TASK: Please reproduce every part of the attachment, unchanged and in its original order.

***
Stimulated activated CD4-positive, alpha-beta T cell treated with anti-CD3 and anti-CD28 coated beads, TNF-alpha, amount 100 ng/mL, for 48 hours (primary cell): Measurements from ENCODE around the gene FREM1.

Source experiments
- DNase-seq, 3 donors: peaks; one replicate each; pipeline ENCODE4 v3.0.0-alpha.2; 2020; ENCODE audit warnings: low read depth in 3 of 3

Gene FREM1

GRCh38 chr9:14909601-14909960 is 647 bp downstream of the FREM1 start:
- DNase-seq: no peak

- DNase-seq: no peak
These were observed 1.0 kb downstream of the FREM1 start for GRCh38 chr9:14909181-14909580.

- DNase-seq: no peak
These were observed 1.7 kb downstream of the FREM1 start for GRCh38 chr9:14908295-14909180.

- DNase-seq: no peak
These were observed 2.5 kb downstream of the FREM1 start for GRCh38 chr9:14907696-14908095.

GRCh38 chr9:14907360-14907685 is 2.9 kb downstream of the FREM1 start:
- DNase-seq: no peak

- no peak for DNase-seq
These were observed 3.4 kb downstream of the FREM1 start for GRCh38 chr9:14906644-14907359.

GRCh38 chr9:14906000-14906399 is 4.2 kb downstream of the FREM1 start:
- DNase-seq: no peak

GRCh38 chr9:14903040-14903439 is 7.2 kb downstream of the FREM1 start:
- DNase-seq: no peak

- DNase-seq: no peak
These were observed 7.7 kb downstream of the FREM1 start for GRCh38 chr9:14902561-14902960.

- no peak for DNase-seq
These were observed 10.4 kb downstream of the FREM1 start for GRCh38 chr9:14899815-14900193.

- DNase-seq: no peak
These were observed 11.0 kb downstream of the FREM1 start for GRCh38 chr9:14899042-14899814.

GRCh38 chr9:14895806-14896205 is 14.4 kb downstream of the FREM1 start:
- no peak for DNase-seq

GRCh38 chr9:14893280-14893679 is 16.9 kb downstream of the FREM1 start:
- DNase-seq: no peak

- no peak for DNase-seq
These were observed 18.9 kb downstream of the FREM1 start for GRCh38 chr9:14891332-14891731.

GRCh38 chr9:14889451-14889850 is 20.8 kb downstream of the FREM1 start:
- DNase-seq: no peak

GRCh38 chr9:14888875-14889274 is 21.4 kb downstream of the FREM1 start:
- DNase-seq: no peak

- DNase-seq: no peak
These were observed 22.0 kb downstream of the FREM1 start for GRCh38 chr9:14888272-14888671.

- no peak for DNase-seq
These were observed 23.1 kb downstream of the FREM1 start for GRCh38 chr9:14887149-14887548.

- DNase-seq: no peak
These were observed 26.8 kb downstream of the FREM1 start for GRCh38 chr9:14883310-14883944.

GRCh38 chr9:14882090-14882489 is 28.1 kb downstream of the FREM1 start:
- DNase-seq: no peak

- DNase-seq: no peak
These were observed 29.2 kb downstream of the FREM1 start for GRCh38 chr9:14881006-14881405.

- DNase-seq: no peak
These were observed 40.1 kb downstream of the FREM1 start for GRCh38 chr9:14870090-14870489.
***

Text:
Stimulated activated CD4-positive, alpha-beta T cell treated with anti-CD3 and anti-CD28 coated beads, TNF-alpha, amount 100 ng/mL, for 48 hours (primary cell): Measurements from ENCODE around the gene FREM1.

Source experiments
- DNase-seq, 3 donors: peaks; one replicate each; pipeline ENCODE4 v3.0.0-alpha.2; 2020; ENCODE audit warnings: low read depth in 3 of 3

Gene FREM1

GRCh38 chr9:14909601-14909960 is 647 bp downstream of the FREM1 start:
- DNase-seq: no peak

- DNase-seq: no peak
These were observed 1.0 kb downstream of the FREM1 start for GRCh38 chr9:14909181-14909580.

- DNase-seq: no peak
These were observed 1.7 kb downstream of the FREM1 start for GRCh38 chr9:14908295-14909180.

- DNase-seq: no peak
These were observed 2.5 kb downstream of the FREM1 start for GRCh38 chr9:14907696-14908095.

GRCh38 chr9:14907360-14907685 is 2.9 kb downstream of the FREM1 start:
- DNase-seq: no peak

- no peak for DNase-seq
These were observed 3.4 kb downstream of the FREM1 start for GRCh38 chr9:14906644-14907359.

GRCh38 chr9:14906000-14906399 is 4.2 kb downstream of the FREM1 start:
- DNase-seq: no peak

GRCh38 chr9:14903040-14903439 is 7.2 kb downstream of the FREM1 start:
- DNase-seq: no peak

- DNase-seq: no peak
These were observed 7.7 kb downstream of the FREM1 start for GRCh38 chr9:14902561-14902960.

- no peak for DNase-seq
These were observed 10.4 kb downstream of the FREM1 start for GRCh38 chr9:14899815-14900193.

- DNase-seq: no peak
These were observed 11.0 kb downstream of the FREM1 start for GRCh38 chr9:14899042-14899814.

GRCh38 chr9:14895806-14896205 is 14.4 kb downstream of the FREM1 start:
- no peak for DNase-seq

GRCh38 chr9:14893280-14893679 is 16.9 kb downstream of the FREM1 start:
- DNase-seq: no peak

- no peak for DNase-seq
These were observed 18.9 kb downstream of the FREM1 start for GRCh38 chr9:14891332-14891731.

GRCh38 chr9:14889451-14889850 is 20.8 kb downstream of the FREM1 start:
- DNase-seq: no peak

GRCh38 chr9:14888875-14889274 is 21.4 kb downstream of the FREM1 start:
- DNase-seq: no peak

- DNase-seq: no peak
These were observed 22.0 kb downstream of the FREM1 start for GRCh38 chr9:14888272-14888671.

- no peak for DNase-seq
These were observed 23.1 kb downstream of the FREM1 start for GRCh38 chr9:14887149-14887548.

- DNase-seq: no peak
These were observed 26.8 kb downstream of the FREM1 start for GRCh38 chr9:14883310-14883944.

GRCh38 chr9:14882090-14882489 is 28.1 kb downstream of the FREM1 start:
- DNase-seq: no peak

- DNase-seq: no peak
These were observed 29.2 kb downstream of the FREM1 start for GRCh38 chr9:14881006-14881405.

- DNase-seq: no peak
These were observed 40.1 kb downstream of the FREM1 start for GRCh38 chr9:14870090-14870489.